EITI Findings Validated by Auditor General’s Report
By Sherwin Long, Head, TTEITI Secretariat
Both the latest EITI and Auditor General Reports point to the need for long term reform in the way that the operations of the oil, gas and mining sectors are monitored in Trinidad and Tobago. Poor revenue controls, unlicensed mining operations and the failure of state-owned energy enterprises to submit timely audited financial statements are some of the major issues raised that affect the quantum of tax revenues collected. The Minister of Finance, Colm Imbert, in his mid-year review of the economy to Parliament last week, underscored that need for reform generally when he said ‘The Government will intensify efforts on improving tax administration and compliance …… we have to see a quantum leap in the performance of our revenue collection agencies;since tax leakages and avoidance is widespread in T&T, resulting in a loss of billions of dollars in revenue.’ How we go about addressing these issues in the extractive sectors is the challenge. If we undertake structured reforms, we will improve transparency and accountability in the sectors, collect increased revenues and ensure effective management of the exploitation of the country’s natural resources.
The Auditor General’s Report noted several obstacles that limit the amount of revenue that the Government collects from oil, gas and mining companies. This has major implications for the country given the need to collect extra monies in the current financial crunch. According to the Auditor General (AG), there is room for improving the way in which the Ministry of Energy and Energy Industries (MEEI) verifies the oil and gas production data that is used to calculate the revenues owed to it. In 2013, the EITI Independent Administrator found that there was a mismatch in production data reported by companies and the Government. This meant that in some instances oil and gas companies were reporting that they produced more, and sometimes less, than what was recorded by the MEEI. To close this gap, the TTEITI Steering Committee and the MEEI harmonized data sources using oil impost payments and other sources of MEEI data. Although the gap was closed significantly between the EITI Reports for fiscal years 2013 and 2014/2015, the AG identified challenges in giving assurance to the data reported due to manpower shortages and a lack of measurement training by auditing staff. The AG Report also noted that several oil and mining companies had outstanding royalty payments due to the Government.
Trinidad and Tobago’s EITI Report 2014/2015, like the AG Report, identifies some of the issues that affect revenue collection. Among them is the issue of unlicensed mining operations which has also been on the TTEITI’ Steering Committee’s radar. Of 103 operating quarries, only seven (7) operate with valid licenses while the others operate with expired licenses (76), without licenses (19) or are applying for a new license (1). Not only do unlicensed quarry companies not pay the Government royalties owed, but also it is difficult for inspectors to ensure that they adhere to certain environmental regulations (e.g. proper land rehabilitation practices). The impact of this unregulated activity is a loss of State revenues as well as increased environmental degradation. Fortunately, the MEEI has taken steps to make the licensing process more streamlined and efficient. Added to this, the Minerals (General) Regulations 2015 document laid in Parliament in June 2015 aims to correct these shortcomings while also improving revenue collection, state oversight and administrative and regulatory efficiency.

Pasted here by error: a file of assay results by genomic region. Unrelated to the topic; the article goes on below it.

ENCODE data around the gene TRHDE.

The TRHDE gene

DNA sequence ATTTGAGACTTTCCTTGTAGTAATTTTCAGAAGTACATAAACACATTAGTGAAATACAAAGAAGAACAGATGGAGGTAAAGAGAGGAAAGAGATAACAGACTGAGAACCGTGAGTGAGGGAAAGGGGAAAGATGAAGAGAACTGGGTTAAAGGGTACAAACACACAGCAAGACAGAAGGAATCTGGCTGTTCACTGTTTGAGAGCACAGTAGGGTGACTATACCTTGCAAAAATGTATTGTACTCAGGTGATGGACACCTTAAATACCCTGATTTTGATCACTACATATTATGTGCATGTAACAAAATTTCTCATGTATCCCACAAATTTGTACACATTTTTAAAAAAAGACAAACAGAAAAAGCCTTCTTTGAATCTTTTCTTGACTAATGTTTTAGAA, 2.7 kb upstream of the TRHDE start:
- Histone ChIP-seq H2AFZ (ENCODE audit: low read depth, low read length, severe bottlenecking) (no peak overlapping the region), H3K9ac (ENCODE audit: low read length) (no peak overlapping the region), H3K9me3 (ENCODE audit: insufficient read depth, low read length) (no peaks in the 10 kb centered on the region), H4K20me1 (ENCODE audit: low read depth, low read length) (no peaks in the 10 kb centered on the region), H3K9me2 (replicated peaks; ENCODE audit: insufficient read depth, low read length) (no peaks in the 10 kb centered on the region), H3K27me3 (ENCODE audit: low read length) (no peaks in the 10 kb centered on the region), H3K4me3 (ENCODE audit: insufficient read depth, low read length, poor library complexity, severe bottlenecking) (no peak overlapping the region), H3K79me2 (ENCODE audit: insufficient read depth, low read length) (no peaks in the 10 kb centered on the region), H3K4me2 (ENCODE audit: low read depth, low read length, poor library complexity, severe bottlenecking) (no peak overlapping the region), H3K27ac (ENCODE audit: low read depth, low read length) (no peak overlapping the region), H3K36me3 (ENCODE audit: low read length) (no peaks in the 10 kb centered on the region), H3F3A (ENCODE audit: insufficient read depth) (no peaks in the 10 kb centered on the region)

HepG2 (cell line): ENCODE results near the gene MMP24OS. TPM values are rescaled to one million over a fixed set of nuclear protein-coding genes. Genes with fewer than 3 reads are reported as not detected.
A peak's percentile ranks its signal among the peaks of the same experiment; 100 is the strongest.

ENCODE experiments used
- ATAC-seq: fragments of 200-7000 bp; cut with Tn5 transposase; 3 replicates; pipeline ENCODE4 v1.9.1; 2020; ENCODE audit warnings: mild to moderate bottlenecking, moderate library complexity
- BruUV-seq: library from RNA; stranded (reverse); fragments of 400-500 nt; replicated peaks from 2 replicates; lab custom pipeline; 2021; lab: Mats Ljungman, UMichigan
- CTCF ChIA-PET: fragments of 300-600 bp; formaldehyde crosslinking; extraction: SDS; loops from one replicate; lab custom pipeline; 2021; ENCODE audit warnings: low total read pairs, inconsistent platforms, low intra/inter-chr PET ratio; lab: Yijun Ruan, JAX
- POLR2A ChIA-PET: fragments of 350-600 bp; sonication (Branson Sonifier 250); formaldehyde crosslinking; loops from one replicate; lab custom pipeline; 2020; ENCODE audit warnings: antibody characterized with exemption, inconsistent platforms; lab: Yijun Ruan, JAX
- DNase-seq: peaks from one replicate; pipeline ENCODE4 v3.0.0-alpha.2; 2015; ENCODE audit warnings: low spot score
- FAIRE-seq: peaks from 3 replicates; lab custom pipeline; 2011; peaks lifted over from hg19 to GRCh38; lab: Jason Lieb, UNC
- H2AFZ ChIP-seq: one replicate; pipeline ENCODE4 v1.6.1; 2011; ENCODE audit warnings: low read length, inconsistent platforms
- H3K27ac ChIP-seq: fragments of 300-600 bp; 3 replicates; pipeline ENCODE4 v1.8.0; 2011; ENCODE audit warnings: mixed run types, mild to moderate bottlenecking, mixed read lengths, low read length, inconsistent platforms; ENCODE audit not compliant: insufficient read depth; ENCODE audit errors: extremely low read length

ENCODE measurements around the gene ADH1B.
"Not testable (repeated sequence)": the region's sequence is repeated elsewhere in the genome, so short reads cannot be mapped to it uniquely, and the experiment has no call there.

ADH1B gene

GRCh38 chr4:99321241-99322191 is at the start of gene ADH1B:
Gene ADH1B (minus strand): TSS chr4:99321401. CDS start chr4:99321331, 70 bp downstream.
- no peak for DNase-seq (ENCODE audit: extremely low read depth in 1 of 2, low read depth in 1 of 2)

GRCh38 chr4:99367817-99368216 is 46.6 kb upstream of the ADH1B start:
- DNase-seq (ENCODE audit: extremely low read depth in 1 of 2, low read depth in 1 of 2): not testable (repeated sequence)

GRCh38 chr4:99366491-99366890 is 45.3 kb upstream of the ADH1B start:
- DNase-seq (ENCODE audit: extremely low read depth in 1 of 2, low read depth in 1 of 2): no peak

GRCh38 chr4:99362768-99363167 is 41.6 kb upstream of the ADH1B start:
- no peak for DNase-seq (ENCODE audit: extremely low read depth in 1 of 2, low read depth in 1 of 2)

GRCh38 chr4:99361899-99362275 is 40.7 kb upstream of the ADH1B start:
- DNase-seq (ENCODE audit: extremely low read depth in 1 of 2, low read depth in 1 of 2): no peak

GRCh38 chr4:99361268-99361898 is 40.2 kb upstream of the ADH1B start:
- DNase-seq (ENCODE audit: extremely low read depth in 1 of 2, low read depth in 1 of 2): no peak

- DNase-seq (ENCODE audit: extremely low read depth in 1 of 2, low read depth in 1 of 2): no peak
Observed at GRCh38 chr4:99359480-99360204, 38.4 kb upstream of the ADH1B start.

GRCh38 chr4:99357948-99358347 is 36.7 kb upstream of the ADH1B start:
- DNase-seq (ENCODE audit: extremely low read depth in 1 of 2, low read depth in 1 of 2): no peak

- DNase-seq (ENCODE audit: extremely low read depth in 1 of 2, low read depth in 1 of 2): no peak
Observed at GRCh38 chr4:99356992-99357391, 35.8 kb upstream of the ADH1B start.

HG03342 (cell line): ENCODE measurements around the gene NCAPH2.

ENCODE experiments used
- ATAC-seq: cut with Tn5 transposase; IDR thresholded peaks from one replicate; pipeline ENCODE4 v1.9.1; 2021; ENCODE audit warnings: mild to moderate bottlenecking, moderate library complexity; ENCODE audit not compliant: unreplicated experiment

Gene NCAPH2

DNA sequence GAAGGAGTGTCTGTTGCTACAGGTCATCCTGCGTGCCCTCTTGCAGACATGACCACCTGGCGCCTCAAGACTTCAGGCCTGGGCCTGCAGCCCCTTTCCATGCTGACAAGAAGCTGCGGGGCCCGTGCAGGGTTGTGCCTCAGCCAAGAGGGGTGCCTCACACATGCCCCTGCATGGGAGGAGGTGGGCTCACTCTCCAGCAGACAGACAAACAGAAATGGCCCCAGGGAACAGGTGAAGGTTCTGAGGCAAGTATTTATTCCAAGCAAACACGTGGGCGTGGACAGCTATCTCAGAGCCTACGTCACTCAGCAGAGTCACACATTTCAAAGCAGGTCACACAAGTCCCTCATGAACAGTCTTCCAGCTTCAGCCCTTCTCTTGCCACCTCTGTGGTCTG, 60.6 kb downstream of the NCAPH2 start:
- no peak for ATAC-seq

These regulations focus on the procedures and conditions for obtaining quarry licences, the duties and expectations of licensees after licences have been granted and financial obligations. The duties relate to the conduct of mining operations, disposal of waste water, reporting requirements, training of employees and even site maintenance.
A common thread in previous AG Reports is the tardiness of state-owned energy companies in submitting audited financial statements. The EITI Administrator noted that Lake Asphalt of Trinidad and Tobago and National Quarries Company Limited (NQCL) had stated that their last audited financial statements were prepared for fiscal year ending September 2010. NQCL planned to commence auditing their 2011-2015 financial statements in November 2016 with a date of completion of February 2017. Lake Asphalt planned to complete their 2011, 2012 and 2013 by December 2016 and complete their 2014 and 2015 audits by March 2017. More information on the status of these reports will be provided in EITI Report 2016 due for publication by 30 September 2017.
The TTEITI Steering Committee and Secretariat look forward to continuing their work on reform of the extractive sectors with the Office of the Auditor General, the Government and civil society. The TTEITI relies on its champions within the MEEI, the Board of Inland Revenue and other state agencies to implement the reforms necessary to achieve the shared goal of increased transparency and accountability and greater revenue collections.